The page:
“A few years ago, our business at Coinbase was 95% trading fees, and we made a big effort around the time it went public to start diversifying our revenue,” CEO Brian Armstrong told CNBC in a recent interview. “What’s great is that now we have multiple sources of revenue — some of them in a high interest rate environment go up, some of them in a low interest rate environment go up.”
Still, transaction fees remain a key income driver for the exchange. And unlike trading platform Robinhood, which enables investments in a wide array of asset types, Coinbase doesn’t allow for trading of ETFs.
“Spot bitcoin ETFs appear poised to take volume away from crypto exchanges,” said Bryan Armour, director of passive strategies research for North America at Morningstar.
JPMorgan anticipates that new account growth will slow as “novice crypto investors get their initial exposure and possibly final exposure through ETFs rather than Coinbase,” adding that many of these neophyte traders will never go beyond bitcoin, “thus never needing the services of a Coinbase.”
Mizuho sees the income from custody fees as fairly modest given how far investors have pushed up the stock. The firm predicts ETF approval may add just $25 million to $30 million in annual custody fees, with another $200 million to $210 million of new revenue “if incremental Bitcoin inflows generate additional spot trading opportunities.”
With a collective gain of up to $240 million in additional annual revenue, “this represents just mid-to-high single-digit percentage upside vs. current 2024 consensus,” the Mizuho analysts wrote. They said they “do not believe the nearly 400% increase in the stock in anticipation of ETF approval justifies our reasonable estimate for the ETFs’ actual contribution to revenue.”
A Coinbase spokesperson told CNBC in an emailed statement that, in addition to custody fees, the company will make money by providing services like agency trading, matching and settlement, and financing to ETF issuers.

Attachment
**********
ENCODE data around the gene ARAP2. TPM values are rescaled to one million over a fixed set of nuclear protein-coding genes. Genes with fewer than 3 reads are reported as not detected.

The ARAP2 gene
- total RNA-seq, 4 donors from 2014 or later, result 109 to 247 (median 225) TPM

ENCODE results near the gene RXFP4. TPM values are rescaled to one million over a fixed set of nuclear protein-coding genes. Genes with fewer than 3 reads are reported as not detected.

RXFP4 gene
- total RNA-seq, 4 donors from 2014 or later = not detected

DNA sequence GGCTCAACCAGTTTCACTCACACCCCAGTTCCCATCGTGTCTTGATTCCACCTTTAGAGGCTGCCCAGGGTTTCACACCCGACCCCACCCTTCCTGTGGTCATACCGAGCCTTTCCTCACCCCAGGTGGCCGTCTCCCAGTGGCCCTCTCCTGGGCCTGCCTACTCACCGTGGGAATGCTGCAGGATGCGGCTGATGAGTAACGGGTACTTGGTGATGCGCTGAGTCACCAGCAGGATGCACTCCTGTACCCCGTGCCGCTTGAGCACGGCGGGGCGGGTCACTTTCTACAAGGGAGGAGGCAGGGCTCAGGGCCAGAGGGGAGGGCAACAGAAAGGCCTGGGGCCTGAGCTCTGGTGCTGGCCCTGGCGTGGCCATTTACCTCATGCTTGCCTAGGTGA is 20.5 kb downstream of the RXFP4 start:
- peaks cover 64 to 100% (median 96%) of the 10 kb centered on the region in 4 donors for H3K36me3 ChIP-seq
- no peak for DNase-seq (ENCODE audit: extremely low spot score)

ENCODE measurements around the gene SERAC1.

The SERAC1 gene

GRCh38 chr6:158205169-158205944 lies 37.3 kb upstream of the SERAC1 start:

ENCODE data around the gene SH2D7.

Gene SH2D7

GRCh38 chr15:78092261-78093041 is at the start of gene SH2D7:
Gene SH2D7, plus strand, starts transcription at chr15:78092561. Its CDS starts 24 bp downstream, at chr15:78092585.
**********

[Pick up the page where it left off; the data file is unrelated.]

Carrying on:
“The platform believes that spot ETFs will be a positive catalyst for the entire crypto space, adding credibility, increasing liquidity, and bringing new participants and institutions into the cryptoeconomy,” the spokesperson said, reiterating prior comments from Coinbase executives.
Competition could also create pricing pressure.
ARK, Invesco, Fidelity, WisdomTree, and Valkyrie are all offering deals that involve fee-free trading for a certain period of time. Others are opting for discounted fees.
Coinbase’s transaction fee varies, with a max of 0.6% on transactions up to $10,000 in value. In the company’s most recent quarterly earnings call, Choi said that Coinbase doesn’t plan to reduce transaction fees to make them more competitive with other platforms where ETFs are being traded at significantly lower prices.
However, JPMorgan analysts said that greater efficiency and transparency in equity markets, paired with lower costs to execute, could drive more cryptocurrency trading to ETFs over time, which could ultimately “pressure Coinbase to lower commissions and to narrow trading spreads, reversing the multi-quarter increase we’ve witnessed in Coinbase’s retail revenue capture.”
Still, Coinbase has its believers among crypto enthusiasts like Nic Carter, a partner at Castle Island Ventures.
“They are essential infrastructure in terms of custody, trading, and surveillance for the majority of the ETF proposals,” Carter said. “Even though it might affect their fees at the margin I think they are still winners here.”